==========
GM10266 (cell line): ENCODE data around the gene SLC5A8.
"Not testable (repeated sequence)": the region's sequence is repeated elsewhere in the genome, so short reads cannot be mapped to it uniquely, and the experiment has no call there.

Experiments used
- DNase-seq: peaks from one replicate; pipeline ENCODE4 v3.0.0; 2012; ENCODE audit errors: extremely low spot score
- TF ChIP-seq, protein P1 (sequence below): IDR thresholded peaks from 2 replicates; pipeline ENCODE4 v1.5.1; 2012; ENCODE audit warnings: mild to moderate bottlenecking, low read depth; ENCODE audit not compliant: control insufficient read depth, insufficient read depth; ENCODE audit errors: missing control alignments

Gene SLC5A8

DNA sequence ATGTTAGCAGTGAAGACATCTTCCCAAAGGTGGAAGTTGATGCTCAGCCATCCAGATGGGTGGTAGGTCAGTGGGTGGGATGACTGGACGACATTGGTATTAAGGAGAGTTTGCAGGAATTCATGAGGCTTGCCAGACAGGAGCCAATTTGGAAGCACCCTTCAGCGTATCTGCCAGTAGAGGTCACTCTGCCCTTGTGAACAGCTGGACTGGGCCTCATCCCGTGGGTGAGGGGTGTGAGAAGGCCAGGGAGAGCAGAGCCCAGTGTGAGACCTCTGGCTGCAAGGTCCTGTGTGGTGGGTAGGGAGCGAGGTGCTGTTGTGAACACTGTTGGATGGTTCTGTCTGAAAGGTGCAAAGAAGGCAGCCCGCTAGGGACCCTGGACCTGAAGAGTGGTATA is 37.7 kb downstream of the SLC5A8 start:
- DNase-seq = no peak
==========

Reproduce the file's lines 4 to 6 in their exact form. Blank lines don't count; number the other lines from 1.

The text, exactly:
- DNase-seq: peaks from one replicate; pipeline ENCODE4 v3.0.0; 2012; ENCODE audit errors: extremely low spot score
- TF ChIP-seq, protein P1 (sequence below): IDR thresholded peaks from 2 replicates; pipeline ENCODE4 v1.5.1; 2012; ENCODE audit warnings: mild to moderate bottlenecking, low read depth; ENCODE audit not compliant: control insufficient read depth, insufficient read depth; ENCODE audit errors: missing control alignments

Gene SLC5A8